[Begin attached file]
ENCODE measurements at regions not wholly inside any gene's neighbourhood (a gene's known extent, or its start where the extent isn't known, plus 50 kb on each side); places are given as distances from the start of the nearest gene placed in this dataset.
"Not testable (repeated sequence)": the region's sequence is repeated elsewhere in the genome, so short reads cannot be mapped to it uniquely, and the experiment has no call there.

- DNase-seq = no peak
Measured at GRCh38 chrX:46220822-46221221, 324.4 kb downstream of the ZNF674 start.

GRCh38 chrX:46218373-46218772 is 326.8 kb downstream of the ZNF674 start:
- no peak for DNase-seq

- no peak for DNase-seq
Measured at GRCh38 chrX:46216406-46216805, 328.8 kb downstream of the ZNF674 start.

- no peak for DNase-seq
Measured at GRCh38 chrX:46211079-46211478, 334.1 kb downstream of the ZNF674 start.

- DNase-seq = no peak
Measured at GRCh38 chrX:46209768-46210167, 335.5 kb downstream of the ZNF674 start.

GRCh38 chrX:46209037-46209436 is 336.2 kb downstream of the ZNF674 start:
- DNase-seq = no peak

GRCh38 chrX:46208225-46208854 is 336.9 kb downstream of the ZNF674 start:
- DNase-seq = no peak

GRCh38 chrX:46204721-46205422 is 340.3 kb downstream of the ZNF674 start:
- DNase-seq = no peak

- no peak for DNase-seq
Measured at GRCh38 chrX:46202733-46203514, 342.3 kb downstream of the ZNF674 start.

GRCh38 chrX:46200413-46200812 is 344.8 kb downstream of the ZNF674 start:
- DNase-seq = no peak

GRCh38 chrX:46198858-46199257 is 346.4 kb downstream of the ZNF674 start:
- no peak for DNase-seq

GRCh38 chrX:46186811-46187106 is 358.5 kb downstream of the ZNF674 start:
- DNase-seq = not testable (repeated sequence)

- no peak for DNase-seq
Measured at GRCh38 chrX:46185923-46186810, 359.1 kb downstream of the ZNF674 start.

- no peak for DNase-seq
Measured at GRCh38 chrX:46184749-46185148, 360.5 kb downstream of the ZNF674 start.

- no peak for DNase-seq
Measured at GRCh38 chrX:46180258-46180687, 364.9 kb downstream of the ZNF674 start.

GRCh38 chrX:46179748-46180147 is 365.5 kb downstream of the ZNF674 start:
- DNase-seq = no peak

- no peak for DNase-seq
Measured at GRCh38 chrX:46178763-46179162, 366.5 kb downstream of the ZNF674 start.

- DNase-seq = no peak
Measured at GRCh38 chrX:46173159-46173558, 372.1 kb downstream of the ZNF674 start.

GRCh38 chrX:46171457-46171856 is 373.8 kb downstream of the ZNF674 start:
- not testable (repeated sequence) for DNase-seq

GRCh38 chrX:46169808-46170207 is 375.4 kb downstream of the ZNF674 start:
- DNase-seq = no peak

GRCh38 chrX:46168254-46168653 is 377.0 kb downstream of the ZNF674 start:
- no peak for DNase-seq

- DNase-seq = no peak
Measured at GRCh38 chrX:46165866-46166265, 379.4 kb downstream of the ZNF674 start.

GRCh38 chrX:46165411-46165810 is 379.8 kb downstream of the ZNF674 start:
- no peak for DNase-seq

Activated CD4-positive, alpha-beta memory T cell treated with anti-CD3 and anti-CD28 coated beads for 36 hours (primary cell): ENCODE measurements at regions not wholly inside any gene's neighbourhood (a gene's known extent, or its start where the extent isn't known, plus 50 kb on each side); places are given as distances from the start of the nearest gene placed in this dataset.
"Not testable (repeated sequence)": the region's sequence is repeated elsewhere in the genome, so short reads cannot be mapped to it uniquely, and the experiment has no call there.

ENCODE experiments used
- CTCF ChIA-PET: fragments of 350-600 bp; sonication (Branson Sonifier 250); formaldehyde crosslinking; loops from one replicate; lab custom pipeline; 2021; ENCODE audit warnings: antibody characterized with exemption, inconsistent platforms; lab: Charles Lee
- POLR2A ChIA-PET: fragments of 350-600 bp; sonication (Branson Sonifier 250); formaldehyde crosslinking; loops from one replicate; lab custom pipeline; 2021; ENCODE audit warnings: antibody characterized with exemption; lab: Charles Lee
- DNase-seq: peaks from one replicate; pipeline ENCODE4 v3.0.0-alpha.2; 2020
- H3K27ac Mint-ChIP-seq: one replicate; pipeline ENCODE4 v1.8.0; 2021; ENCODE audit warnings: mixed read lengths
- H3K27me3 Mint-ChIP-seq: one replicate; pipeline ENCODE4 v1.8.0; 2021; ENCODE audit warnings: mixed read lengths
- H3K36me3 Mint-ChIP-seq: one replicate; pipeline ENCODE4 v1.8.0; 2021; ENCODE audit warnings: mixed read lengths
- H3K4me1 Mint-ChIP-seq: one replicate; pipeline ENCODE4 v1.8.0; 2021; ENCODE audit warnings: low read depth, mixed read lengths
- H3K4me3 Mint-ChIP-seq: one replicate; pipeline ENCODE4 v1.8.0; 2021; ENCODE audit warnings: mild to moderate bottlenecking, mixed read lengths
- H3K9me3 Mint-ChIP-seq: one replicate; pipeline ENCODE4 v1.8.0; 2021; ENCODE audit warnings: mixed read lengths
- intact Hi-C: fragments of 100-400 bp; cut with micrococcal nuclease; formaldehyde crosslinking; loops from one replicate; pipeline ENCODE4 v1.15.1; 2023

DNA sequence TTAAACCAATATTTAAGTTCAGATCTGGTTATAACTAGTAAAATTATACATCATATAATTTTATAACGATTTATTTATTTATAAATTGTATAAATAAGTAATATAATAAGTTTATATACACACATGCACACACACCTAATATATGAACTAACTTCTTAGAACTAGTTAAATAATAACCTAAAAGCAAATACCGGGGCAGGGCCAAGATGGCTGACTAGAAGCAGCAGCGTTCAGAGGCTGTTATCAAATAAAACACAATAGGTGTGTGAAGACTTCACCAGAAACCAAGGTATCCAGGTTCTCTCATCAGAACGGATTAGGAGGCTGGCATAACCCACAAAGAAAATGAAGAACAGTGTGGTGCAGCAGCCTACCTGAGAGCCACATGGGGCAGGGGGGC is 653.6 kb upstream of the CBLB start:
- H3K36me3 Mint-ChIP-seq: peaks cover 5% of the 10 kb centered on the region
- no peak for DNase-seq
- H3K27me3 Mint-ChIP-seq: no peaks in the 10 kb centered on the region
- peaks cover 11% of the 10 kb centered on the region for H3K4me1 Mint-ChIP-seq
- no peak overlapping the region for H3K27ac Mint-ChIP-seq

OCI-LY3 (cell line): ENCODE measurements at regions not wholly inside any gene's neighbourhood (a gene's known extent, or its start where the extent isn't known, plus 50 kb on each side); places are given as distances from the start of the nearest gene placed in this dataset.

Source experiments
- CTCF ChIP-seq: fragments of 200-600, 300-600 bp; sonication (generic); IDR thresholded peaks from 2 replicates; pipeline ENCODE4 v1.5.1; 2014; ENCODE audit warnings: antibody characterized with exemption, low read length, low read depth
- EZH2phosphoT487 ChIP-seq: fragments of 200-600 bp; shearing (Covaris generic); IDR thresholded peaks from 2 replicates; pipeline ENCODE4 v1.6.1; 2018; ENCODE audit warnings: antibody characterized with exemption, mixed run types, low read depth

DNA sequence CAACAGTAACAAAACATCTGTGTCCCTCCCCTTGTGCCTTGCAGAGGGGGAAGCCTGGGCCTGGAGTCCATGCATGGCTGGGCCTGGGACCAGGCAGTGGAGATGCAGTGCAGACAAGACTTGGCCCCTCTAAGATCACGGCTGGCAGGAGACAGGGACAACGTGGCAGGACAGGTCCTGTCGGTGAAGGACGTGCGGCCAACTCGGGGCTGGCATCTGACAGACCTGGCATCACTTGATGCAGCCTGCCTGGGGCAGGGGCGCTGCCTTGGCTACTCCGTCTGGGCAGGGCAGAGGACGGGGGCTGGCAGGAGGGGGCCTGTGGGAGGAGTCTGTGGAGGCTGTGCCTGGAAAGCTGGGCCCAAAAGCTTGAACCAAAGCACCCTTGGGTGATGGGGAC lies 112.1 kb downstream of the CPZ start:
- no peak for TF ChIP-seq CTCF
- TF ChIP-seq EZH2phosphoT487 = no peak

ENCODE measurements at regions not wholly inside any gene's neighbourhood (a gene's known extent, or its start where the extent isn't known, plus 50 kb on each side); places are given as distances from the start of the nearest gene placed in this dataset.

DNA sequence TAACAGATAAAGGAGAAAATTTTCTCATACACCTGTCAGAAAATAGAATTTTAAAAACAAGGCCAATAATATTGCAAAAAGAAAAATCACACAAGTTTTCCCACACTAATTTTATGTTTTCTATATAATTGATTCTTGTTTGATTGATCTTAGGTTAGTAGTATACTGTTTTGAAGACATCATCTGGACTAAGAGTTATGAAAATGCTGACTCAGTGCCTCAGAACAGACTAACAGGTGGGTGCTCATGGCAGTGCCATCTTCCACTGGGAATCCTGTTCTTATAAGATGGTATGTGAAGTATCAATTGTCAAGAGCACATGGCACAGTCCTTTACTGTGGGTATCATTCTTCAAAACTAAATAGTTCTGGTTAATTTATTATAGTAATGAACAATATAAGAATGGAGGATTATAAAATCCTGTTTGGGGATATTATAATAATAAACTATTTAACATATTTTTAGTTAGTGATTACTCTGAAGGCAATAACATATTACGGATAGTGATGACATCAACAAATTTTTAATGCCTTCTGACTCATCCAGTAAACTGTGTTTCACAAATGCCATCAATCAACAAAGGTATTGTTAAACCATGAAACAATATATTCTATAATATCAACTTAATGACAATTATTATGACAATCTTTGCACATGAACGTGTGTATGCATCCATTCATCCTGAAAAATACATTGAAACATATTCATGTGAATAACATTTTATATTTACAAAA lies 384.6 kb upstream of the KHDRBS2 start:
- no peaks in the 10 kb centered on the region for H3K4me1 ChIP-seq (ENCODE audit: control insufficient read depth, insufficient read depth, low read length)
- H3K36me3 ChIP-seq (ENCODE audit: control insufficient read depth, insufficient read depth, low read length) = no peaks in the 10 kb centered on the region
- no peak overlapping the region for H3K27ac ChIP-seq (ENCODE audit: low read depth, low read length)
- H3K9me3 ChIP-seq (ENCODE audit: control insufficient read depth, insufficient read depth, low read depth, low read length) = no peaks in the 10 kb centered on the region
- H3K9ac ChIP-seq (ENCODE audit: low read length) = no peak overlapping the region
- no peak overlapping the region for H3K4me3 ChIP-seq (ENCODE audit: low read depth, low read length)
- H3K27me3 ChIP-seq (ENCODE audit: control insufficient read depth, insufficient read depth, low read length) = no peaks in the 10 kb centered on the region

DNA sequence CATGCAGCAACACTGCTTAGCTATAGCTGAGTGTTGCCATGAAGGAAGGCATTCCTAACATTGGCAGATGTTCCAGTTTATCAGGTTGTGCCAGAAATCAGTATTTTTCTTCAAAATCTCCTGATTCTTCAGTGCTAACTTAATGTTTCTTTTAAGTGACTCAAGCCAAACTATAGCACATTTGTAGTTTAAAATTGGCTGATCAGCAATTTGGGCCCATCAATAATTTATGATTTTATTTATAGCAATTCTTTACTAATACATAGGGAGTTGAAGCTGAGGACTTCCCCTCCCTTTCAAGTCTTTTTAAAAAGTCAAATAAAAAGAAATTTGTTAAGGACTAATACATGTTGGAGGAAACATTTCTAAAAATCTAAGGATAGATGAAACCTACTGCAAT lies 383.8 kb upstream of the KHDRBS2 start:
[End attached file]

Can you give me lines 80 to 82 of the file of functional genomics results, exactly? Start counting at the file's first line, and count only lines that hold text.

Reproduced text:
- H3K9me3 ChIP-seq (ENCODE audit: control insufficient read depth, insufficient read depth, low read depth, low read length) = no peaks in the 10 kb centered on the region
- H3K9ac ChIP-seq (ENCODE audit: low read length) = no peak overlapping the region
- no peak overlapping the region for H3K4me3 ChIP-seq (ENCODE audit: low read depth, low read length)